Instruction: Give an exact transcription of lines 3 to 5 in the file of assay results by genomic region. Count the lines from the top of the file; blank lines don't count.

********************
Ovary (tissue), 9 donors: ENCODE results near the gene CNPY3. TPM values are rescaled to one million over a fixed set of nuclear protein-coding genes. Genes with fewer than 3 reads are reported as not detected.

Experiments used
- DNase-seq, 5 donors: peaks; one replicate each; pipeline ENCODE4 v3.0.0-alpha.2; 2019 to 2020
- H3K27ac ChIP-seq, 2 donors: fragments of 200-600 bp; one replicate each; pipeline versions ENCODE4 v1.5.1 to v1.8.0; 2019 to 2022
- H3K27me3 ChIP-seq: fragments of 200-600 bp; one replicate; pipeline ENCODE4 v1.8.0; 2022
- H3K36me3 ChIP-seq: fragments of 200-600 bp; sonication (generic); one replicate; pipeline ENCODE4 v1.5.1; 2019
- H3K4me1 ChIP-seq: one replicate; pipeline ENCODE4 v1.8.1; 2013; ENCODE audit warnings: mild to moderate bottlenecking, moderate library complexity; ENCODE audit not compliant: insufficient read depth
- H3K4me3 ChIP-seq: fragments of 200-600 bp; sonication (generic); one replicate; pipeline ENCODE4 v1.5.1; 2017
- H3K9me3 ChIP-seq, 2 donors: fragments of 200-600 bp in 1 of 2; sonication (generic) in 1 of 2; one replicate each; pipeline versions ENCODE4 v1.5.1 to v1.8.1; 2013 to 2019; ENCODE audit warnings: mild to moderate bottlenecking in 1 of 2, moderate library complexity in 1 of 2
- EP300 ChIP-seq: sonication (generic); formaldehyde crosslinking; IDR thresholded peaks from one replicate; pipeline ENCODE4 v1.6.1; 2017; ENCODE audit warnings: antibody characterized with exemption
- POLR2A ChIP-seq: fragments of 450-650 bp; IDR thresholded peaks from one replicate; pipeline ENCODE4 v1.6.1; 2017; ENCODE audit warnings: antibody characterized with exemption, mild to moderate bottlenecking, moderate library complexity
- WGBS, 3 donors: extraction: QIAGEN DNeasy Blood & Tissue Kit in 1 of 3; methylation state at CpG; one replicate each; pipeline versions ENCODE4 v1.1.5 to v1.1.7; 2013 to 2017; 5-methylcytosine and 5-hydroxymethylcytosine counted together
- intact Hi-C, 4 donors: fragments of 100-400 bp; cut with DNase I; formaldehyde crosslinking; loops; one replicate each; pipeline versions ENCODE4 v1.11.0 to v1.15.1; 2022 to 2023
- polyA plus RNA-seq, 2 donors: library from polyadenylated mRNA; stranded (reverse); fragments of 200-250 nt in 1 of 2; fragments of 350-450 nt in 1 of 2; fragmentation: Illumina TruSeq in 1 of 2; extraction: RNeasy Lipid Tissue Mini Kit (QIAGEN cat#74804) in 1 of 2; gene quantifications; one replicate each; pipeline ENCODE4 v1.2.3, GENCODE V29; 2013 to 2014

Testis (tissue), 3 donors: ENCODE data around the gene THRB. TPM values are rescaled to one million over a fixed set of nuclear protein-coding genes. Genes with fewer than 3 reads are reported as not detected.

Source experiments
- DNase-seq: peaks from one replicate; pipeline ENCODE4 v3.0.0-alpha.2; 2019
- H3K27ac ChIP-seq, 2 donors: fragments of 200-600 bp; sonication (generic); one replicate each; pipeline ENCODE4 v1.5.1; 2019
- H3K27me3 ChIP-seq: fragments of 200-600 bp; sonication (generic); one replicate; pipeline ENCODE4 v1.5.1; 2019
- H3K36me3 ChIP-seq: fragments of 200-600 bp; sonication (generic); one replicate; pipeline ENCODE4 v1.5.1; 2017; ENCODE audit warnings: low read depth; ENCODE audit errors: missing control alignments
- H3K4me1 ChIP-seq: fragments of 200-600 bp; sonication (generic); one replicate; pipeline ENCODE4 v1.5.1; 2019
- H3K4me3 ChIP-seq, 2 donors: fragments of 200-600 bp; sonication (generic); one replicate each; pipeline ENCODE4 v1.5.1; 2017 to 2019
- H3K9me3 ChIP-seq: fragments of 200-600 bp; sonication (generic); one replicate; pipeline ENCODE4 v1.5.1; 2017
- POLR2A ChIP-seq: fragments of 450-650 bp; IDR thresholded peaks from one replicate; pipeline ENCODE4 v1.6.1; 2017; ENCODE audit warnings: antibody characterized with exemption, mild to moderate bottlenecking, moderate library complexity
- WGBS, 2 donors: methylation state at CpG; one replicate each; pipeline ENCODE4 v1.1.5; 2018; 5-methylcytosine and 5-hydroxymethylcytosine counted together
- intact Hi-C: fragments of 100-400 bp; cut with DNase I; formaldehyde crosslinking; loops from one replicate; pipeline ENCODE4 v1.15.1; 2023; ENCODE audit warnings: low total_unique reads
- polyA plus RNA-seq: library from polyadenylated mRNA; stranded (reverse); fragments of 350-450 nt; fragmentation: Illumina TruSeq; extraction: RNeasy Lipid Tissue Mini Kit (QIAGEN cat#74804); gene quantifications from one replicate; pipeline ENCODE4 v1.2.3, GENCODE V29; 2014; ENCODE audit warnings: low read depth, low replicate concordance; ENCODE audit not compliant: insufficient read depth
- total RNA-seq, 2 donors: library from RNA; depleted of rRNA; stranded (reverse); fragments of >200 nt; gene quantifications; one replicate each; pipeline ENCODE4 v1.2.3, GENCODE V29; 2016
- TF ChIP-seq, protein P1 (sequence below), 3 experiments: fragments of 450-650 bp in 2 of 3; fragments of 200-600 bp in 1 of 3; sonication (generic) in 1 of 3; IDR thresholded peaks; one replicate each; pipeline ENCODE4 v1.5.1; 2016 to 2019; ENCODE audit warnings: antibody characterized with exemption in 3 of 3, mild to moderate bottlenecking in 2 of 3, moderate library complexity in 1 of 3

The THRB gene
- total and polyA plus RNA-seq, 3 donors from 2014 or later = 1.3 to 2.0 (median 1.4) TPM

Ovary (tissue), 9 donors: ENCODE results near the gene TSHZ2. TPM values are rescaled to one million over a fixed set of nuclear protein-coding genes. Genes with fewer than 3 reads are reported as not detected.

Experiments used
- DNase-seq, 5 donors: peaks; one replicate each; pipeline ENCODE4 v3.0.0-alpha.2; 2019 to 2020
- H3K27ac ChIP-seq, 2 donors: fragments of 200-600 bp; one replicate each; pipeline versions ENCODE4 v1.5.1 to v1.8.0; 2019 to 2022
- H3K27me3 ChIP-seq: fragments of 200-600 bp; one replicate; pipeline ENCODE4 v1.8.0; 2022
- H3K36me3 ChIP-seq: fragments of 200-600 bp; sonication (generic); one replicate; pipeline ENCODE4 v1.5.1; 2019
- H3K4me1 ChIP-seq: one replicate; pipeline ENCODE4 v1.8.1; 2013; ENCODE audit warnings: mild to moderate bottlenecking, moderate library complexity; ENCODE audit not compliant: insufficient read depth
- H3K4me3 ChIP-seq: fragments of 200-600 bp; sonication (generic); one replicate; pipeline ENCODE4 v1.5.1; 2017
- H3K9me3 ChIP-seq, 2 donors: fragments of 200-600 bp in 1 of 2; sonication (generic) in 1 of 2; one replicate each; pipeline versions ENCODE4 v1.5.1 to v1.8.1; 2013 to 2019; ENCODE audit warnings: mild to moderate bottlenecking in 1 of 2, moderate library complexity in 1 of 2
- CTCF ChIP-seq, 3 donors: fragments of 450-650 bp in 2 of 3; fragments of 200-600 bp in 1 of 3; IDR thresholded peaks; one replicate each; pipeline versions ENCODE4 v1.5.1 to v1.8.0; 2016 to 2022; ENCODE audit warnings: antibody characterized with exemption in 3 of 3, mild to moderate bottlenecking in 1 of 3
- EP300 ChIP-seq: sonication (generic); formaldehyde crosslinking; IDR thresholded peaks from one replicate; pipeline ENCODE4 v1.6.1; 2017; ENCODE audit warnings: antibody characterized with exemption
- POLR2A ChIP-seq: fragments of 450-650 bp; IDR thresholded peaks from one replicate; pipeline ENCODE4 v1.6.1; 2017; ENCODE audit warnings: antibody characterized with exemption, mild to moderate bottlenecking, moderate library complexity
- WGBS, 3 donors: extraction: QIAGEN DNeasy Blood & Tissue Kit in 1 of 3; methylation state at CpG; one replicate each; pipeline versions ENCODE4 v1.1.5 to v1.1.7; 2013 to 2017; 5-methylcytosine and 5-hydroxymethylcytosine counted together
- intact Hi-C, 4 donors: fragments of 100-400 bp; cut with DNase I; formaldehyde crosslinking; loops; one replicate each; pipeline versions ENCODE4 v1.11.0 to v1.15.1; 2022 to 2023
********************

- DNase-seq, 5 donors: peaks; one replicate each; pipeline ENCODE4 v3.0.0-alpha.2; 2019 to 2020
- H3K27ac ChIP-seq, 2 donors: fragments of 200-600 bp; one replicate each; pipeline versions ENCODE4 v1.5.1 to v1.8.0; 2019 to 2022
- H3K27me3 ChIP-seq: fragments of 200-600 bp; one replicate; pipeline ENCODE4 v1.8.0; 2022